Quercetin plus exercise may boost muscle quality vs exercise alone: Study

By Stephen Daniells

- Last updated on GMT

Quercetin is found in food such as onions and apples.  Image © Ekaterina79 / Getty Images
Quercetin is found in food such as onions and apples. Image © Ekaterina79 / Getty Images

Related tags quercetin sarcopenia Muscle Sports nutrition healthy aging

Quercetin supplements combined with low-intensity resistance exercise may improve measures of muscle stiffness in older people and may benefit those at risk of sarcopenia.

Data published in Frontiers in Nutrition​ indicated that 200 mg and 500 mg doses of quercetin glycosides for 24 weeks in combination with an exercise regimen led to improvements in stretching, compared to exercise alone.

“This is the first report to show that the combination of nutrition and exercise could improve age-related changes in passive muscle stiffness,”​ wrote scientists from Suntory Wellness Ltd., Juntendo University, Fukuda Clinic, Ritsumeikan University, Hachinohe Gakuin University, and Japan’s National Institute of Health and Nutrition.


Muscle loss is a natural part of aging, and researchers have estimated that, after the age of 50, we lose 1-2% of our muscle mass each year. Strength declines as well, at a rate of 1.5% per year beginning at 50 years and accelerating to 3% after the age of 60.

According to a monograph from the US Dairy Export Council, the direct health care cost attributable to sarcopenia were estimated to be $18.5 billion in 2000 in the US, a number that represented about 1.5% of health care expenditures for that year.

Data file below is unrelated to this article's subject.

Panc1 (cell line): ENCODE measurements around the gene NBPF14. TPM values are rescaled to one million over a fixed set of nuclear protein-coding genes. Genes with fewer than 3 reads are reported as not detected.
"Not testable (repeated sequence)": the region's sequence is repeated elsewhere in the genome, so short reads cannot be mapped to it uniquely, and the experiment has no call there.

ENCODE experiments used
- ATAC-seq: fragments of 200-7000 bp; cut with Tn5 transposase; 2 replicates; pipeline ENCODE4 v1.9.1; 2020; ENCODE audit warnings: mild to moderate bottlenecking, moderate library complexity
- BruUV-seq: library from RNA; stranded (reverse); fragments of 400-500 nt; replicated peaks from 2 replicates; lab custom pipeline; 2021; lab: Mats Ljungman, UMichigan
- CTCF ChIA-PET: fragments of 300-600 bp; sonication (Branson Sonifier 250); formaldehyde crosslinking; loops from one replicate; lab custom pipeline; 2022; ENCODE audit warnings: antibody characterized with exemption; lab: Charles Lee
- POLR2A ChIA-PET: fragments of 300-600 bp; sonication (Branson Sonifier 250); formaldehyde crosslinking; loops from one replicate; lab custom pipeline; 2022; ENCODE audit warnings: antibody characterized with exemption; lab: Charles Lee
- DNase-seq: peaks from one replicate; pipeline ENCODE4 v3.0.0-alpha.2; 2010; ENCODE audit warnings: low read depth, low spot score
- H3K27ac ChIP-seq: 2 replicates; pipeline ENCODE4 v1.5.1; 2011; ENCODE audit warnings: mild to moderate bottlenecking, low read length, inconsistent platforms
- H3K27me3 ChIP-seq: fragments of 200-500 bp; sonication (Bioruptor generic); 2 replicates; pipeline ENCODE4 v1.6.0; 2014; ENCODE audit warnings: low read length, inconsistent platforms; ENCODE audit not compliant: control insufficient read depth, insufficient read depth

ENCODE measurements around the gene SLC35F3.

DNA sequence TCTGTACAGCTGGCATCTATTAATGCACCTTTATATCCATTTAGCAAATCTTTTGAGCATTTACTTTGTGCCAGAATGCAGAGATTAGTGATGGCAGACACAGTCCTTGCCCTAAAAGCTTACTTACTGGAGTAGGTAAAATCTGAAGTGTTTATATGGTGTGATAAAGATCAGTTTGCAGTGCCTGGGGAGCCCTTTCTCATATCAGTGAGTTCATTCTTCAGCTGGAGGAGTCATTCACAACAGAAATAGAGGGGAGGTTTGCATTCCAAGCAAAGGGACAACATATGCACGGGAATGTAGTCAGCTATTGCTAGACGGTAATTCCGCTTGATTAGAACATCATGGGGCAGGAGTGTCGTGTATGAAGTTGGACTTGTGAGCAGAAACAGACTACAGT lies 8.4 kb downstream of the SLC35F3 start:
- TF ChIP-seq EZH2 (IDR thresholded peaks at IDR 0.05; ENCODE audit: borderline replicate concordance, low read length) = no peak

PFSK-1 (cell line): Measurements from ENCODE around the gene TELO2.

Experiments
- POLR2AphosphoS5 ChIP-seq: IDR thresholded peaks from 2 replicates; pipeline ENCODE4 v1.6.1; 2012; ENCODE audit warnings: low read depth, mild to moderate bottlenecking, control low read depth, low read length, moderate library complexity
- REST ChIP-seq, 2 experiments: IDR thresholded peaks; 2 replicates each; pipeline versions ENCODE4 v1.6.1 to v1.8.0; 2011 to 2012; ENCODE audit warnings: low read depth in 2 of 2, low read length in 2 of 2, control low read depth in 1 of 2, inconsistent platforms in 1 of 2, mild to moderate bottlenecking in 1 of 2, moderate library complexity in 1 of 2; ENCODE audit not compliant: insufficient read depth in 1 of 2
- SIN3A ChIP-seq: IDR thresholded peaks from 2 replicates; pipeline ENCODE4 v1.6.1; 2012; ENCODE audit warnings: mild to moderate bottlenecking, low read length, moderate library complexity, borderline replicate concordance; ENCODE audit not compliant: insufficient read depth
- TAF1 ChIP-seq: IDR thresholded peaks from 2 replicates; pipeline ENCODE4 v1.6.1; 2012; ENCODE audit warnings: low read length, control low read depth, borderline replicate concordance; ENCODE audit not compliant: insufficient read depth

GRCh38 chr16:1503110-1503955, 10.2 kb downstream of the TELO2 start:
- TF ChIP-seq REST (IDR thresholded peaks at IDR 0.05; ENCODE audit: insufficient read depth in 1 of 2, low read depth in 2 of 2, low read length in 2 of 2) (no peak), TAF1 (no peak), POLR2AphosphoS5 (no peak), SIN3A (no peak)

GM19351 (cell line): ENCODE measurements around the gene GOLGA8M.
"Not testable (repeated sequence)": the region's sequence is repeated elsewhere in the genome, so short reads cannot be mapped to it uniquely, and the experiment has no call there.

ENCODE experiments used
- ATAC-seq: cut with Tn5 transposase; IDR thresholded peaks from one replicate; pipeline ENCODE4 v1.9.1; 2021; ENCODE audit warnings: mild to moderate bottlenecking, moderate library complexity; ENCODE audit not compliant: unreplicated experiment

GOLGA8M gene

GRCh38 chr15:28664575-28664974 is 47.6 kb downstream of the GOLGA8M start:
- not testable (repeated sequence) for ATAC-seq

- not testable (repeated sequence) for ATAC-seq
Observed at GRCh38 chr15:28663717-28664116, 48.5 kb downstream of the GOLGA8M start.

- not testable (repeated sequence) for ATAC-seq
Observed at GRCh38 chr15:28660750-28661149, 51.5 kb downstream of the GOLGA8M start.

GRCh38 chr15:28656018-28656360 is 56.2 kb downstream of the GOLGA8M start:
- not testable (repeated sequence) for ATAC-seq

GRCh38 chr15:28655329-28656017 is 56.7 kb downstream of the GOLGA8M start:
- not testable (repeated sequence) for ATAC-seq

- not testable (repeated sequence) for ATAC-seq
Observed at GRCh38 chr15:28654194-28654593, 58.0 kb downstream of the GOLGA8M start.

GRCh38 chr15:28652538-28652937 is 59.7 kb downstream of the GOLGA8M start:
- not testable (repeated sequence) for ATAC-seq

The Japan-based researchers behind the new study explained that aging of skeletal muscle is characterized by decreases in both muscle quantity and quality, the latter could be felt as an increase in muscle stiffness.

Study details

The new study examined the effect of two doses of quercetin glycosides or placebo in a randomized, double-blind, placebo-controlled, parallel-group trial involving 48 community-dwelling, Japanese people aged 50 to 74.

All participants were assigned to low-intensity resistance training in addition to the quercetin or placebo.

Results from 24 weeks of intervention showed that there were no differences between the groups when the researchers measured the cross-sectional area of the thigh muscle or for lean mass.

However, stiffness of the vastus lateralis muscle (the largest of the quadriceps) was significantly lower in both the 200 mg and 500 mg quercetin groups, compared to placebo after 24 weeks.

“Based on the facts that increased muscle stiffness impairs joint flexibility and that a decline in joint flexibility impairs balance and functional ability, decreasing the quality of life for elderly people, the reduction in muscle stiffness by exercise and QG supplementation observed in the present study would contribute to increased joint flexibility, and then improve the quality of life in elderly people, although further studies are needed to clarify this hypothesis,” ​wrote the researchers.

The researchers added that most other studies using quercetin have used 1,000 mg of quercetin aglycone. However, they noted that the quercetin glycosides (QGs) used in their own study is both more water-soluble and have a 10-fold higher bioavailability, compared to quercetin aglycone.

“The present study showed that the combined effects of 200 mg of QGs with low-intensity resistance exercise on muscle quantity and quality are similar to those of 500 mg of QGs,” ​they wrote.

“Therefore, supplementation with 200 mg QGs would be enough to obtain sufficient combined effects with resistance training, at least in muscle quantity and quality, which may be physiologically relevant in terms of safety and feasibility as a supplement.”

Source:Frontiers in Nutrition
Published online, doi: 10.3389/fnut.2022.912217
“Effects of quercetin glycoside supplementation combined with low-intensity resistance training on muscle quantity and stiffness: A randomized, controlled trial”
Authors: Y. Otsuka  et al. 


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